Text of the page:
Azerbaijan was seriously concerned about this large-scale forced displacement of the Rohingya Muslims to neighbouring Bangladesh, and grave human rights violations and abuses against them. Azerbaijan acknowledged the challenges that Bangladesh was facing in hosting this large number of refugees and stood in solidarity with this country as it provided help to the refugees. Myanmar should address the root causes of the Rohingya crisis, including through ensuring their full access to citizenship and political and civil rights.

Alliance Defending Freedom highlighted the suffering of Muslims and other religious and ethnic minorities in Myanmar, as well as their consistent and sustained violent persecution that had to be acknowledged by the Council and prosecuted accordingly. The Alliance urged respect for the dignity and rights of each member of society, including ethnic and religious groups. The international community had the responsibility to use appropriate diplomatic, humanitarian and other peaceful means to protect populations and effectively implement religious freedom.

Amnesty International noted that the attacks on the Rohingya population in Rakhine state had been both systematic and widespread, constituting crimes against humanity. The Rohingya had been living under a State-sponsored system of apartheid which restricted virtually every aspect of their lives and segregated them from the rest of the society. Dismantling that system would be essential to ensure the safe and dignified return of the hundreds of thousands of Rohingya who had fled Myanmar.

International Commission of Jurists stated that it was encouraging that Bangladesh and Myanmar had recognized the right of displaced Rohingya to return to their homes. However, any provisions for return had to comply with international law, including as regard to non-refoulement. Effective guarantees that all displaced persons would be able to return to their homes in a safe, dignified, voluntary and sustainable manner, without discrimination, was essential.

Asian Legal Resource Centre noted that the key to addressing the ongoing crisis in Myanmar was entirely within the remit of the Government of Myanmar. Fundamental to that was recognizing the rightful claim of the Rohingya to citizenship in Myanmar. Conscious efforts had to be made to build the trust of the victims to safely return to Myanmar, which should welcome open and independent inquiries to understand what had led to the violence.

Human Rights Watch said that the Myanmar security forces’ campaign of ethnic cleansing against ethnic Rohingya in northern Rakhine state had driven more than 600,000 people from their homes, villages and country with massacres, widespread rape, and mass arson. Nothing could restore to the Rohingya what had been taken from them, but the Government of Myanmar should promptly provide adequate restitution or compensation for their lost homes, property and lives.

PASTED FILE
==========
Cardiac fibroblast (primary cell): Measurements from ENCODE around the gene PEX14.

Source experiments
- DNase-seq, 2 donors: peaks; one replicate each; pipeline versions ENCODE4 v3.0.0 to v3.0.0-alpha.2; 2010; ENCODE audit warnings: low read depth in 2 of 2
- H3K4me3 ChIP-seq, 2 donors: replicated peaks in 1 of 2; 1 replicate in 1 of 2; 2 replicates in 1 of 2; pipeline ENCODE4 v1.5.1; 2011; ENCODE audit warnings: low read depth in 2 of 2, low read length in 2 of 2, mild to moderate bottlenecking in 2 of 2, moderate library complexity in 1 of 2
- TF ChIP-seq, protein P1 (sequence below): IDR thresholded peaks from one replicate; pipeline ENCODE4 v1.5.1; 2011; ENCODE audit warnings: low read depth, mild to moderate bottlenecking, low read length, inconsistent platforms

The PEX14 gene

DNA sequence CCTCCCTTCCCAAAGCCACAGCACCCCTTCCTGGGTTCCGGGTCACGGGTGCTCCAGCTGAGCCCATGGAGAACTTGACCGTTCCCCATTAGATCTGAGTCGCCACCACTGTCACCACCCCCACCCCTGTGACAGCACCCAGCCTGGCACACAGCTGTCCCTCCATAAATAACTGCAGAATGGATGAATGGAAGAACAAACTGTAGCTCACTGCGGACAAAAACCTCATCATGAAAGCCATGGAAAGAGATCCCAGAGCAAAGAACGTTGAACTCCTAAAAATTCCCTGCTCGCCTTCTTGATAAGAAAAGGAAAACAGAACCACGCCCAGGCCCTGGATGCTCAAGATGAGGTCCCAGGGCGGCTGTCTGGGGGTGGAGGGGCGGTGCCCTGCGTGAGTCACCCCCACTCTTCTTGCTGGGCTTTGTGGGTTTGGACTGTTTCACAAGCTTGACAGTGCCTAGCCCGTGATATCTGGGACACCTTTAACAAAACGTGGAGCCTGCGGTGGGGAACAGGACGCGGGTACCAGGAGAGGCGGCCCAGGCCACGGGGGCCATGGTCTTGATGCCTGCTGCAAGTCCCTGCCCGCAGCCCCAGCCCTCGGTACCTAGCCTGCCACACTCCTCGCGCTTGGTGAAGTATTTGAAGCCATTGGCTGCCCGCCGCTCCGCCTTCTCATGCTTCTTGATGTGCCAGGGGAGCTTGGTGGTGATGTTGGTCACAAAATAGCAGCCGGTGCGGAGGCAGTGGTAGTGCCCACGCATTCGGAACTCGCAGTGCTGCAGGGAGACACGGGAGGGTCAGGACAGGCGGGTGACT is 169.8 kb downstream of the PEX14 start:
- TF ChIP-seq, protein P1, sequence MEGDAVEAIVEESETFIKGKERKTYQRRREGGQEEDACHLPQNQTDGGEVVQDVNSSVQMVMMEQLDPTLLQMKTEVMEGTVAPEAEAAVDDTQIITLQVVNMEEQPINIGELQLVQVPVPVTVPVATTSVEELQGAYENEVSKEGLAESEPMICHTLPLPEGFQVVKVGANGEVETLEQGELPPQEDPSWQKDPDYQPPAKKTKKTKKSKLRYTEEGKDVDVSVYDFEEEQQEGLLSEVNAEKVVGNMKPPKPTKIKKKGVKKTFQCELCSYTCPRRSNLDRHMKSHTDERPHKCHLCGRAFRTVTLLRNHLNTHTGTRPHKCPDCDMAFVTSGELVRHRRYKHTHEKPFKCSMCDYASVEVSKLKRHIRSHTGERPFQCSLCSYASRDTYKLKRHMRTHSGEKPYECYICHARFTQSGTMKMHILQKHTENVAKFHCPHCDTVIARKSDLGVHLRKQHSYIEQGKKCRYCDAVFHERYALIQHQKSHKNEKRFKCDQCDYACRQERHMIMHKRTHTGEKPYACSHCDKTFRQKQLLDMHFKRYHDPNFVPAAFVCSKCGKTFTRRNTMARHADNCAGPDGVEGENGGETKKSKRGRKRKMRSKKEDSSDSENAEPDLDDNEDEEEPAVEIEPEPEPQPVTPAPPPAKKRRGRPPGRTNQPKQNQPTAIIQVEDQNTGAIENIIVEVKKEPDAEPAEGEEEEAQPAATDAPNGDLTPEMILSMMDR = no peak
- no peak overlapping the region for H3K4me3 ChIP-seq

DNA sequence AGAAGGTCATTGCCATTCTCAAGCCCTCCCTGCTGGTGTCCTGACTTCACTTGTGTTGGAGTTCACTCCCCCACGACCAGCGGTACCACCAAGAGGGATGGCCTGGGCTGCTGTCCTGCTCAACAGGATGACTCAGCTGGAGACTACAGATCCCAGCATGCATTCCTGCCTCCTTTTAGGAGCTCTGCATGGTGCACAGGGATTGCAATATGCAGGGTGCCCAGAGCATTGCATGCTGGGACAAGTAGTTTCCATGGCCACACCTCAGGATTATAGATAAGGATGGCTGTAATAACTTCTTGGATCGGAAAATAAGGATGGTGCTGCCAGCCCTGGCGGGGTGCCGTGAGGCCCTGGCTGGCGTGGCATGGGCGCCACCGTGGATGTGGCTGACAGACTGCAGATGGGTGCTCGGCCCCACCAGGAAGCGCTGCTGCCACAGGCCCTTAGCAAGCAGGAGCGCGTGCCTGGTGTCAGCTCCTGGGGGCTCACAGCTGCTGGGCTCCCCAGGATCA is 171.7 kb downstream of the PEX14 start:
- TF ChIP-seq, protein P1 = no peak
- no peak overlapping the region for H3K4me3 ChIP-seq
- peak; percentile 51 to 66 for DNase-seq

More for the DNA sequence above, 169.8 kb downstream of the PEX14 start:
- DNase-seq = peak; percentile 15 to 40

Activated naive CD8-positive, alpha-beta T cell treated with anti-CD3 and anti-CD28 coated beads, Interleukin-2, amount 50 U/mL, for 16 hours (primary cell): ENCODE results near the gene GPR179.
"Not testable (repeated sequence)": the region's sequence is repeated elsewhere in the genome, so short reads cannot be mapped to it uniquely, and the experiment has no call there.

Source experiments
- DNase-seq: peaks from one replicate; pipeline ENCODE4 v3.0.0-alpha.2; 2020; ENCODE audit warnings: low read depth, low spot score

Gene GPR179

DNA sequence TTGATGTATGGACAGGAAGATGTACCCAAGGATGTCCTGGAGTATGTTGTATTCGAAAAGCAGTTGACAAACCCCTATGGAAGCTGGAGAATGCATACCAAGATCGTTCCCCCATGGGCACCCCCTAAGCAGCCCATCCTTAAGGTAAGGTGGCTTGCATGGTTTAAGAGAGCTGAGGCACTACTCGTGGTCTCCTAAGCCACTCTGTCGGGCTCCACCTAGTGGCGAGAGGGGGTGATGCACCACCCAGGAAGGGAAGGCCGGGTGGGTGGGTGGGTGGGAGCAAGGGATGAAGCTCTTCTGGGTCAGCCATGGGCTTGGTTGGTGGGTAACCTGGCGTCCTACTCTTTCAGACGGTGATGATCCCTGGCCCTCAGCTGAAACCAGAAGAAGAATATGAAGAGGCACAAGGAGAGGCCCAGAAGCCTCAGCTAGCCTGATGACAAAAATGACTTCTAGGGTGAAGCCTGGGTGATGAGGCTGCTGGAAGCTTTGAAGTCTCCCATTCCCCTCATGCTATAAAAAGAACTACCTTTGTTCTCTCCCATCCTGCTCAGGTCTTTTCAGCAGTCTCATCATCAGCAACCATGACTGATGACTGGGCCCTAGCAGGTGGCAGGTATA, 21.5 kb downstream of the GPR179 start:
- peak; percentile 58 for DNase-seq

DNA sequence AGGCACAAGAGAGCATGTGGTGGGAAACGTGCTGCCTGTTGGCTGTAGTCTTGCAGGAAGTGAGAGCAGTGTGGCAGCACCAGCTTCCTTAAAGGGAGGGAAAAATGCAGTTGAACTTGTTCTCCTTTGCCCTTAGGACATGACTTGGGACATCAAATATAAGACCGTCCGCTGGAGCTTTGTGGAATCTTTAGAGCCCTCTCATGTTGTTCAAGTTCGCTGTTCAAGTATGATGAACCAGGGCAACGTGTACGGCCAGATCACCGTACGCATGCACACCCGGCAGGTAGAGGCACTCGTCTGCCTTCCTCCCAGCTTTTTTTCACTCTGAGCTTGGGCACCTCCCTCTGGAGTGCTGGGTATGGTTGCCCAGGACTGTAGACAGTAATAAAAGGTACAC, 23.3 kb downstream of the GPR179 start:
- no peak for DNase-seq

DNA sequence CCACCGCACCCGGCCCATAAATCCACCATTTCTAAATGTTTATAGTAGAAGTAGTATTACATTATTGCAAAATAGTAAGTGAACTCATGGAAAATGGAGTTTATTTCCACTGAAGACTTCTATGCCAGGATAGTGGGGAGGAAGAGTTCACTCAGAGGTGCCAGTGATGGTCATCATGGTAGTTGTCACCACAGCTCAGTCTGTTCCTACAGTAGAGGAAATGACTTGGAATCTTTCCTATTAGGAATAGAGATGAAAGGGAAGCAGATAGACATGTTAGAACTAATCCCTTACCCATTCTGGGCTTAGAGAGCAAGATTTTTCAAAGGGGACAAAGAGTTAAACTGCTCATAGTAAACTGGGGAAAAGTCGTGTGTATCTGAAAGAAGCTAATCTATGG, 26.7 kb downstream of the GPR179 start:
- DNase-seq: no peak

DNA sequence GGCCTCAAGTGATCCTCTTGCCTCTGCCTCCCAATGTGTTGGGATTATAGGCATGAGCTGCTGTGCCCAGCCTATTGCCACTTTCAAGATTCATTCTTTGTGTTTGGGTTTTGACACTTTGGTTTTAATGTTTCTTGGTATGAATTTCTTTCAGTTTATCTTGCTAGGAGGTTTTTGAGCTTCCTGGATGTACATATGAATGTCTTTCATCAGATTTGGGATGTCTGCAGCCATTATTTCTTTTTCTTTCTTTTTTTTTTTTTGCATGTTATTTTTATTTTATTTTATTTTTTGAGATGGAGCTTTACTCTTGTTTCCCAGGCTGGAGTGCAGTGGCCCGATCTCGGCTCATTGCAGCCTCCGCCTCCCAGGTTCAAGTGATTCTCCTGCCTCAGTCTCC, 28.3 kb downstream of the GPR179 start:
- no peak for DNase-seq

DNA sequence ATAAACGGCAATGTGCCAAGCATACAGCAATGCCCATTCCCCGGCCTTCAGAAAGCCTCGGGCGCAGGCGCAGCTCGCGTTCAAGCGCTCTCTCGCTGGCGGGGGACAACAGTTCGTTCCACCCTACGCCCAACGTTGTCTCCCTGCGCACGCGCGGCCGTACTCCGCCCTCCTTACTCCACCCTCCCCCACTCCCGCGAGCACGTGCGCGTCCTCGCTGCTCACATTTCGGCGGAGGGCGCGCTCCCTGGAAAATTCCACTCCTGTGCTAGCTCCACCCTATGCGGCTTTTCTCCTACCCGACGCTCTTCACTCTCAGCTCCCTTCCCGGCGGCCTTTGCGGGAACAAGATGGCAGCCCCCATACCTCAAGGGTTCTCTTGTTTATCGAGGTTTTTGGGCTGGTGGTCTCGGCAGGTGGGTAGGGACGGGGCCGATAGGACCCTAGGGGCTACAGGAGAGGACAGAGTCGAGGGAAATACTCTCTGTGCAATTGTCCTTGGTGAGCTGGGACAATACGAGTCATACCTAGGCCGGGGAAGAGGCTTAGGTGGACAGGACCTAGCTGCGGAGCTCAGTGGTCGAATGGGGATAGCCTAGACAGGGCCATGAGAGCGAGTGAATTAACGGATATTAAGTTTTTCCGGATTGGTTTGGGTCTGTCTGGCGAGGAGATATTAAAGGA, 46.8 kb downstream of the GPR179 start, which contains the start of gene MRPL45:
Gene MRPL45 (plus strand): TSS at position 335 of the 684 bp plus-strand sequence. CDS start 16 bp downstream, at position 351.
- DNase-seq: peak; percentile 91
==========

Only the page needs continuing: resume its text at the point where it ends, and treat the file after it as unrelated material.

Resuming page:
Asian Forum for Human Rights Development in a joint statement said that the Council should echo the concerns expressed by other United Nations bodies and experts, and call on the United Nations Fact-Finding Mission on Myanmar to include specific recommendations on establishing accountability for alleged gross violations. Finally, the Council must continue to closely scrutinize the situation in Myanmar and review it regularly.

Plan International said that to date, more than 400,000 Rohingya girls and boys who had fled to Bangladesh did not have access to safe learning spaces, and called upon States to scale up their efforts to protect the Rohingya children from all forms of violence; protect their right to safe, inclusive and gender-sensitive education; ensure birth registration of all children; and employ a best interest of the child determination on the potential return of each individual child.

International Federation for Human Rights Leagues was very concerned about the bilateral agreement signed between Bangladesh and Myanmar which sought to hasten the return of Rohingya to an unsafe environment in which the commission of further atrocities remained highly likely. Before any safe, voluntary and dignified return of refugees could take place, all abuses against Rohingya must cease and all perpetrators of atrocities committed since October 2016 must be held accountable.

World Jewish Congress strongly condemned the persecution of Rohingya Muslims taking place in Myanmar. It expressed hope that the special session of the Human Rights Council would lead to concrete efforts to stop the discrimination against and persecution of Rohingya Muslims once and for all, and that the perpetrators of atrocities would be held to account.

United Nations Watch reminded of the principle of human dignity which had been trampled on through brutal attacks against Rohingya Muslims in Myanmar. Did Myanmar’s leader forget what she had said when she had received the Nobel peace award? Why had the countries of the Organization of Islamic Cooperation done so little to alleviate the suffering of the Rohingya? Were human beings less important than symbols?